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Exclusive Interview with Victor Dubuisson post- Ryder Cup

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By Caroline Jeanniard du Dot 24th October 2014 at The London Golf Club© www.golf-zone.com

From the Volvo World Match Play Championship, Victor Dubuisson was kind enough to grant an exclusive interview to Golf-Zone.

A month after winning the Ryder Cup, with a stunning performance hailed by the entire world of golf, Victor agreed to give us his thoughts on the event in retrospect, including his guide to the atmosphere within European team, and to give us an idea of the extreme intensity inside the team room.

Come with us as we take you behind the scenes at Gleneagles, to the heart of The Ryder Cup 2014, with Victor Dubuisson.

What was your experience of the event? Is it as big as everybody says?

It is an absolutely extraordinary event, it lives up to all the hype. The atmosphere is exceptional. Scotland, in addition, was very special. It’s the true home of golf, the gallery was very vocal… And the golf course itself was great too. In short, it is indeed a truly special event. It was a blast!

For one week, your deadly opponents become team mates and partners. Does a sport as individual as golf lend itself easily to team sport? Did it feel natural for you?

Yes it was quite natural. All my fellow team members are exceptional golfers, plus they were all super-nice. I got to know them all very well, and we were really close. This is the only week where players want to help and support each other on the course. It fosters extraordinary solidarity and close friendships. That, too, is truly unique.

Why did the Captain put you with McDowell? Was there something complementary in how you both play the game? Were you consulted, and how & when did you learn that he was to be your partner?

Paul McGinley wanted to put experienced players together with the rookies. We knew we’d play together two or three months beforehand. During this time, we sometimes arranged to play

together in practice, and we also saw each other from time to time outside tournaments because we knew we would play the foursomes together. In foursomes especially, the bond between the two players is often the key to success: the captain had anticipated this, and it worked really well.

Graeme McDowell – what is the nature of your relationship? Master & Disciple? Friends?

I can say that he is now a friend. This is someone with whom I spend time off the course, he’s a a very nice person, and gave me good advice during the Ryder Cup. It was great to play with him, especially since I also played well. We knew that foursomes is the more difficult discipline, and one which could swing the event for us. That’s why McGinley wanted us to wait until the afternoon. This was all prepared, and it worked out great.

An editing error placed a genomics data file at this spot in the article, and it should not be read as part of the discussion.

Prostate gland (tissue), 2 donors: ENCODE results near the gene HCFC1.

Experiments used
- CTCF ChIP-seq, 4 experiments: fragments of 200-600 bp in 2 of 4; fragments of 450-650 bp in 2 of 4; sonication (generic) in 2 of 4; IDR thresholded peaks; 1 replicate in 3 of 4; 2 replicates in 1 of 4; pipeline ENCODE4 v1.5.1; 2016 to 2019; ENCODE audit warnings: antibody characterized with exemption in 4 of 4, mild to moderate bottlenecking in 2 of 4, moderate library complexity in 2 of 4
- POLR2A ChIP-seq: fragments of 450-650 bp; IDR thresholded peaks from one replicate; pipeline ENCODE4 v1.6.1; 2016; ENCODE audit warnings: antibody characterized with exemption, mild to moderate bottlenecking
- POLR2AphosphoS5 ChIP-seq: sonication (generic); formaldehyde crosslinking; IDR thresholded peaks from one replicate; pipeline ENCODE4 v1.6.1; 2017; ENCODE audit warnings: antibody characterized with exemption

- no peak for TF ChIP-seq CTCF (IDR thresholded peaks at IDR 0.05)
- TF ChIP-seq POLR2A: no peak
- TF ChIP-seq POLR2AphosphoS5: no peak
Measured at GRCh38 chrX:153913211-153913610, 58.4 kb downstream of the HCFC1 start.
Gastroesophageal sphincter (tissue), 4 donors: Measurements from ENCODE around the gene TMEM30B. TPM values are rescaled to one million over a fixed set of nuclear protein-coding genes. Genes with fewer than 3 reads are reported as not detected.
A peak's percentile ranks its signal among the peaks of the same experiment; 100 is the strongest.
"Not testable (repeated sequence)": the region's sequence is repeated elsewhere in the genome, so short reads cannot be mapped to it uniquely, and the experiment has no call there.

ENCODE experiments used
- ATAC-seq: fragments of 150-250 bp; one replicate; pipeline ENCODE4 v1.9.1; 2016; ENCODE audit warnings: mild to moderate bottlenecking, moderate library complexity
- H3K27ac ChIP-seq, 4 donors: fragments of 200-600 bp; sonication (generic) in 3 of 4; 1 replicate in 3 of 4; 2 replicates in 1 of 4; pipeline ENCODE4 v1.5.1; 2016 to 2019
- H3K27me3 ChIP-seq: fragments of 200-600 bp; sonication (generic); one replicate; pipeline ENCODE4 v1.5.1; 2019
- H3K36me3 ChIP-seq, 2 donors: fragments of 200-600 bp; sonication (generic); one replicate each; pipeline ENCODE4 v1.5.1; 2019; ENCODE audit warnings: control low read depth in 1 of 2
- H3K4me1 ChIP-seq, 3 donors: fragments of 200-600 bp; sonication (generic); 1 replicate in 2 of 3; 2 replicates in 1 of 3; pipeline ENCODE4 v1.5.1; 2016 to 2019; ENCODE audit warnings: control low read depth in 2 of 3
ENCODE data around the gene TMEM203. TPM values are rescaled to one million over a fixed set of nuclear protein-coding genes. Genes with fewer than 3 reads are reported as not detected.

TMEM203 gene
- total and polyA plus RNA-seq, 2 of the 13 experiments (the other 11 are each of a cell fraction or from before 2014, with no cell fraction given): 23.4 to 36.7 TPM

How did you choose who would play the odd and even numbers? And how did you feel on the first tee?

Playing the tee shot on the even numbered holes meant that I’d hit the tee shot on three of the four par fives, so that’s how we decided it. On the first, I was simply focused on making a good second shot – as that’s the hardest shot on the opening hole.

What do you remember of your successful first two days? The fact that you managed well as a pair is obvious. How did you achieve it, and did you talk a lot about strategy during the matches?

We conferred on every shot. It was really about not making mistakes, the goal was not to make bogeys. The course was difficult for foursomes, it was cold and windy, our goal was to hit fairways and greens to create birdie opportunities, picking the right times to be aggressive. We discussed a lot, sometimes for advice on how the wind would affect putting lines, but mainly it was more to reassure one another.

You would have loved to play the fourballs? If so, in addition to McDowell, who would you have liked to play?

Yes, I would have loved to play the fourballs, because I was very fit at the time. But it was important that we were totally prepared for the afternoon foursomes, as it is the most difficult form of the game. And I think that was Paul McGinley’s goal – to have us fittest for the two afternoon sessions. He was proven right: the two points that we brought back were really important. If I had played the fourballs, I think I would have still played with Graeme but I also practiced with Jamie Donaldson, because I get along very well with him. But I think I would have stayed with McDowell.

What role did the coach play? Was it vital, and what did you like about him?